My uncle has the balding problem. My aunt calls him the “Mediterranean Sea” – the middle of his top of head is hardly covered by hair, but the surroundings are quite thick. My poor aunt once said to me, “All I wanted for life was a man who’s not bald, and I failed.”
He literally has tried everything for his hair. Ginger, essential oil, hair thicken products, massage – you name it. The hair, however, just won’t come out.
So I really hope the research I just read about can help him, and, of course, my poor aunt.
The research is mainly about a previously unknown smooth muscle surrounding hair follicles which is called the dermal sheath.
Facts about baldness
Those hair thicken products in market are mainly about two things: prevent hair from losing, or promote new hair to grow. The principle is easy to understand: old hair leaves, and new hair grows. Stop any one of these two processes, then you stop baldness.
But why does the new hair have to wait until the old fair leave?
For human, a new hair shaft is created by dermal papilla cells. These cells are originally at the base of growing hair follicles, but they can move upward to the stem cells at the follicle’s tip.
Then dermal papilla cells send signals to the stem cells, ordering them to start the next growth phase and make a new hair shaft, and at the same time the previous hair shaft is shed. This is how your hair keep thick: there is always a new one out when the old one leaves.
Interrupted cell-to-cell partnership
However, sometimes this cell-to-cell partnership get interrupted, which can lead to hair loss.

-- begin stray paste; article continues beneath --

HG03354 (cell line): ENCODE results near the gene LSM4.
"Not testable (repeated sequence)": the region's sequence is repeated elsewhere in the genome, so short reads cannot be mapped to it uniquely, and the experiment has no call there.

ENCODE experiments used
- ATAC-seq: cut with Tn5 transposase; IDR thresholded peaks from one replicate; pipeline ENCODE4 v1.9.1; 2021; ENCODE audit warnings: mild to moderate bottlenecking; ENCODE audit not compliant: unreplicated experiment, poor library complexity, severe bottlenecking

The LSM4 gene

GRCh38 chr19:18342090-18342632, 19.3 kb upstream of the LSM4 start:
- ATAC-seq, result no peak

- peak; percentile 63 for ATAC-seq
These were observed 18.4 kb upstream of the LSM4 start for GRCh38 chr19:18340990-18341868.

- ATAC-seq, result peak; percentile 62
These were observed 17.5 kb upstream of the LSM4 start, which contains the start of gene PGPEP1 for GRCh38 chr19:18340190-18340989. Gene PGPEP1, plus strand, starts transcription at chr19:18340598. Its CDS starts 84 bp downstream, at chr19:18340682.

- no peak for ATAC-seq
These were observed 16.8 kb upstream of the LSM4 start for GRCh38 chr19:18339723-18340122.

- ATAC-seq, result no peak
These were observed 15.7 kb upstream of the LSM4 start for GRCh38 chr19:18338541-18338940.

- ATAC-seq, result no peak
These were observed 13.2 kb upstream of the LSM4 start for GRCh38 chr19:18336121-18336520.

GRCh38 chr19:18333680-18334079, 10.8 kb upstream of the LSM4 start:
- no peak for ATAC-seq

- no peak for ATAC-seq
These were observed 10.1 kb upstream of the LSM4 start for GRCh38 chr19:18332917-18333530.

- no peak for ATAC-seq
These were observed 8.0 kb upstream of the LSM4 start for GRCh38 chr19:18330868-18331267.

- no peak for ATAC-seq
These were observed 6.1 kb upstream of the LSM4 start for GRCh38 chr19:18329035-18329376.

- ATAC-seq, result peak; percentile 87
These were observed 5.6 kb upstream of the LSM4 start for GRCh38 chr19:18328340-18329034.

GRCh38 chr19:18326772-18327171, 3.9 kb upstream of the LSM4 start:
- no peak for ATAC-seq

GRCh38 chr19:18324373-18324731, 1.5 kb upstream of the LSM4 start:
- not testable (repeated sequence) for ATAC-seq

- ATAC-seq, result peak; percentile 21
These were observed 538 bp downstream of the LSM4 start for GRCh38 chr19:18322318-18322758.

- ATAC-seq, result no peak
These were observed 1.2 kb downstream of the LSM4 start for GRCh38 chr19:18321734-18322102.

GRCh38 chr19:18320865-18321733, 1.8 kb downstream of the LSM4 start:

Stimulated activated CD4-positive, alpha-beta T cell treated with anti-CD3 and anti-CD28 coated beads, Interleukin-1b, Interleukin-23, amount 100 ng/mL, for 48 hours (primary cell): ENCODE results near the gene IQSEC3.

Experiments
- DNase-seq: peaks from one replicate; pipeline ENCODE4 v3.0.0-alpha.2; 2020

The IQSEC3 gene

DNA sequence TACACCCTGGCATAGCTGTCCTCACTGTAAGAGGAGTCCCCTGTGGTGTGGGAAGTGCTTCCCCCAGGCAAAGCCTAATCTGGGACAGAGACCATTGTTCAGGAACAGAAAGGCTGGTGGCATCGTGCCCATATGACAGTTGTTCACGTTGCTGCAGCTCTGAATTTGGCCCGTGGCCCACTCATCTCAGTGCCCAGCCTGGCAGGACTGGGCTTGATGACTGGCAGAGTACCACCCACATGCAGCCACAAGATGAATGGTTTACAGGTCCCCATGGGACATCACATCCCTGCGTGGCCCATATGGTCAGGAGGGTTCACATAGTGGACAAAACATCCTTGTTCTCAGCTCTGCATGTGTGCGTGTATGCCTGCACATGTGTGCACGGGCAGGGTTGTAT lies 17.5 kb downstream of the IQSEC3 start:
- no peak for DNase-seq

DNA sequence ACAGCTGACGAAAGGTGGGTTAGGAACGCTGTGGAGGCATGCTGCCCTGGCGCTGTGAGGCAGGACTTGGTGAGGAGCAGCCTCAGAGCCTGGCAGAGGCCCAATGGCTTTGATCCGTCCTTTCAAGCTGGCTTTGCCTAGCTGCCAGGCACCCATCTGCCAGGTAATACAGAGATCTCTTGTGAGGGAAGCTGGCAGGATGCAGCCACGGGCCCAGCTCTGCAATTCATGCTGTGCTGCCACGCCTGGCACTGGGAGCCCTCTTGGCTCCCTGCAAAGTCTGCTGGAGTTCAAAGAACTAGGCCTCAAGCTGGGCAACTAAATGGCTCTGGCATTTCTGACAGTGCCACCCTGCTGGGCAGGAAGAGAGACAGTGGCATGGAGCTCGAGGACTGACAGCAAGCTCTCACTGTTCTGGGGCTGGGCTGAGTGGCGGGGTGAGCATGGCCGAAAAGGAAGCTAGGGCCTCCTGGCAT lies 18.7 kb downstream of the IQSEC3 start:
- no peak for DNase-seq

According to what we’ve learned just now, there are several steps of the hair-growth cycle:
1. Dermal papilla cells move upwards to the follicle’s tip.
2. Stem cells receive signals to grow new hair.
3. The old hair leaves and is replaced by the new hair.
To avoid hair loss, both promoting step 1 or 2, or stopping step 3, can work. This leads to another question: how do the dermal papilla cells move upwards, and how does the old hair leave?
The new discovery of the dermal sheath muscle has a thing to say. Now scientists have known that this dermal sheath surrounding growing hair follicles is a smooth muscle that can contract and push up the hair shaft, as well as pull up the dermal papilla cells.
"This type of muscle cannot be controlled voluntarily, [it is] similar to the ones in blood vessels," said Dr. Michael Rendl, the lead researcher. "But we can control it by drugs that can block contraction."
When the contraction is blocked, the hair shaft cannot be pushed up and fall off, so the hair is always there, and you don’t have a bald problem.
Rendl admitted that there is a longer way to go because “it needs to be proven effective in human hair follicles in the dish first and proven safe after knowing what happens to the arrested follicles long-term.” Still, “we are excited about exploring this,” Rendl said.
The findings published in the journal Science on Dec 19 have really offered my uncle new hope to get rid of the “Med man” title.